In the second keynote address at Beauty Tech Live this morning, L’Oréal Chief Digital Officer Lubomira Rochet discussed the changing landscape for e-commerce given the strong growth in the channel over the past year and how different forms of online sales are set to evolve.
Rochet said that while brick-and-mortar has been impacted by the pandemic, the channel’s online operations have also “tremendously accelerated” since COVID-19.
She added that many retailers have adopted marketplace strategies, like Target or Walmart, which has helped them to increase their offering. Additionally, these marketplaces command large membership bases and have strong membership programs that can be leveraged online, noted Rochet.
However, while there has been a strong growth in marketplaces, consumers are also looking for more curated shopping experiences, given that these sites can sometimes overwhelm shoppers.
When asked whether L’Oréal would set up its own online marketplace for its brand and possibly including competing brands, Rochet said that L’Oréal’s SalonCentric already operates a US marketplace for professional haircare and professional beauty and added that this has served as a a pilot from which the group could potentially learn from for other initiatives in this area.
Livestreaming and gaming
On how successful livestreaming will become in the West, Rochet said the model will depend on the development of social-media platforms driving the livestreaming model from a commerce point of view.
“When platforms go big and it’s a fully enabled livestream shopping experience then it will take off for real in the West,” she commented.
Beyond audience-building, livestreaming also offers a direct way to speak with consumers and a notion of instant gratification.
Rochet pointed out that when it comes to livestreaming, brands and retailers need to find qualified hosts and presenters and manage the content and audience.
Gaming also offers opportunities. However, Rochet underlined that gaming platforms are just beginning to see a commercial side emerge and brands and retailers need to tread carefully in the space.
Social commerce trends and predictions
When it comes to social commerce, Rochet said the “two worlds are colliding.”
“Now brands can build on Amazon and more social platforms want to integrate a frictionless shopping experience,” she added. “Now it is more of a question of fixing the experiences on the social network as they are not yet there because commerce is not their native business model. But when it’s fixed, I don’t see any barriers for buying on Instagram or YouTube.”
Last December L’Oréal acquired a minority stake in US social-selling platform Replika Software, a move it said was part its e-commerce acceleration strategy.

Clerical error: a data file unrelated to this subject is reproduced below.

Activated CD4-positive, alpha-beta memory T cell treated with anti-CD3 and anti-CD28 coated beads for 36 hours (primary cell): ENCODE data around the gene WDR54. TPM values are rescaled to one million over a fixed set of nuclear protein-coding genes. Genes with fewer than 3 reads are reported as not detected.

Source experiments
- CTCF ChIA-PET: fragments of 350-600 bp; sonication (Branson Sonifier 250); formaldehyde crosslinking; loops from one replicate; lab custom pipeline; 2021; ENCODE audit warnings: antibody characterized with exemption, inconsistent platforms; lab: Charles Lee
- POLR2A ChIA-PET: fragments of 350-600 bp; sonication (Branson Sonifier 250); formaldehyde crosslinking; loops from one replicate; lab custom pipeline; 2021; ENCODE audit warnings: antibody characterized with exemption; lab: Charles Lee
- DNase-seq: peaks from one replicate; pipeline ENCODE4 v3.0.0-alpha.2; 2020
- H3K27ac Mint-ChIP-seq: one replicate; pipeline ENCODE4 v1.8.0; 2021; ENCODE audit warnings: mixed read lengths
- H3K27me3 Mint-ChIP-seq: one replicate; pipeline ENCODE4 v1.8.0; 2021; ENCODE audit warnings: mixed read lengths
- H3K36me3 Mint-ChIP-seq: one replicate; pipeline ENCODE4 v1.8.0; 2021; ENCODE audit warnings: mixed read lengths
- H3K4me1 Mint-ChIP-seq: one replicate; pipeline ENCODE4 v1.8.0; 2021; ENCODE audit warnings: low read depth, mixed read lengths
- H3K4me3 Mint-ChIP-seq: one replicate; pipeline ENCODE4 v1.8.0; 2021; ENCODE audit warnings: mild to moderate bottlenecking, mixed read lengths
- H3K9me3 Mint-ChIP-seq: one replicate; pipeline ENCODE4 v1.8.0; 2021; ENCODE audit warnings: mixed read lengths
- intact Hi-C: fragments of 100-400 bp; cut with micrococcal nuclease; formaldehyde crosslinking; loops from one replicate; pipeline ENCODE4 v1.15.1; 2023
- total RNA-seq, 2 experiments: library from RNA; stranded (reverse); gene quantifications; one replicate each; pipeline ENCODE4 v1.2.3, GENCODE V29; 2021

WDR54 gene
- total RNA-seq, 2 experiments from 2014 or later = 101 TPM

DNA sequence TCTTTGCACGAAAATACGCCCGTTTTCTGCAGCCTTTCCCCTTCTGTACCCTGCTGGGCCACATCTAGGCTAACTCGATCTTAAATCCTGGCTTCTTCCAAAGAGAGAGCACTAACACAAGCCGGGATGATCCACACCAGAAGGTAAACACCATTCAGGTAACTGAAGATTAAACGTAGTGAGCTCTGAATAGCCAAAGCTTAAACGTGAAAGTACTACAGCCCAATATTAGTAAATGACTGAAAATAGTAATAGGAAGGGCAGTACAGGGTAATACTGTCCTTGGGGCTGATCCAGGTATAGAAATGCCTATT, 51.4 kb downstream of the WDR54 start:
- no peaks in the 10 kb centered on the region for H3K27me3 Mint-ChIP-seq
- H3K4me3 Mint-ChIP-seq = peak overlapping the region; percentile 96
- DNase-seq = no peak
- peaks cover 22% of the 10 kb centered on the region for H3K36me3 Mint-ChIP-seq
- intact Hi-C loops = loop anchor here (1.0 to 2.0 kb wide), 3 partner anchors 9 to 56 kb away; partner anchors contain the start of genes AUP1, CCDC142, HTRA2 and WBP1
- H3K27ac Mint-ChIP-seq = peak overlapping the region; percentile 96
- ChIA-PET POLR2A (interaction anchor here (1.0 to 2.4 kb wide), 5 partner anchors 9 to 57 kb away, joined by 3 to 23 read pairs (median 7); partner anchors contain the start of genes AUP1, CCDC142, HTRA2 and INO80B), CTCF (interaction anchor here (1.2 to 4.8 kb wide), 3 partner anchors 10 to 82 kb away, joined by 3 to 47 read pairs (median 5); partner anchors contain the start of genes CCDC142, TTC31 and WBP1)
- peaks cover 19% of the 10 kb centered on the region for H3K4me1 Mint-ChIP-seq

Rochet says the company sees the platform as social commerce’s more peer-to-peer, door-to-door kind of experiences. Beauty advisors can play a key role and become influencers and advocates online. Last year beauty advisors from brands like Kiehl’s or Lancôme in China were active online and were able to turn their followers into buyers.
Additionally, Rochet noted there has been strong growth of Facebook groups enabling that peer-to-peer model and said that WhatsApp is a potentially strong platform to host that model.
Among other trending social-media networks, Rochet said, that TikTok will be a “massive e-commerce player in the coming years.”
Many TikTokers that review products on the platform already push to Amazon and other players, so it is already in the DNA of the platform, she noted. Once e-commerce capabilities are fully integrated and smooth, it will go further in terms of e-commerce.
Online and offline
Despite the online growth and the potential negative impact on brick-and-mortar retail, Rochet pointed out that brands and retailers “cannot be just online play, [it] has to be really an online and offline play,” Rochet noted.
E-tailers have been a happy surprise during the pandemic, she continued, as some have accelerated tremendously, understanding their strength in their ability to be an alliance between online and offline.
Rochet notes that technology in beauty needs to be used to empower the consumer’s beauty shopping experience. She pointed to tools like online diagnostics or virtual try-ons which allow consumers to try out products or receive consultations when in-person is not possible. Summing up she said: “Now the key is to make the junction between the online and offline world and recreate human relationship.”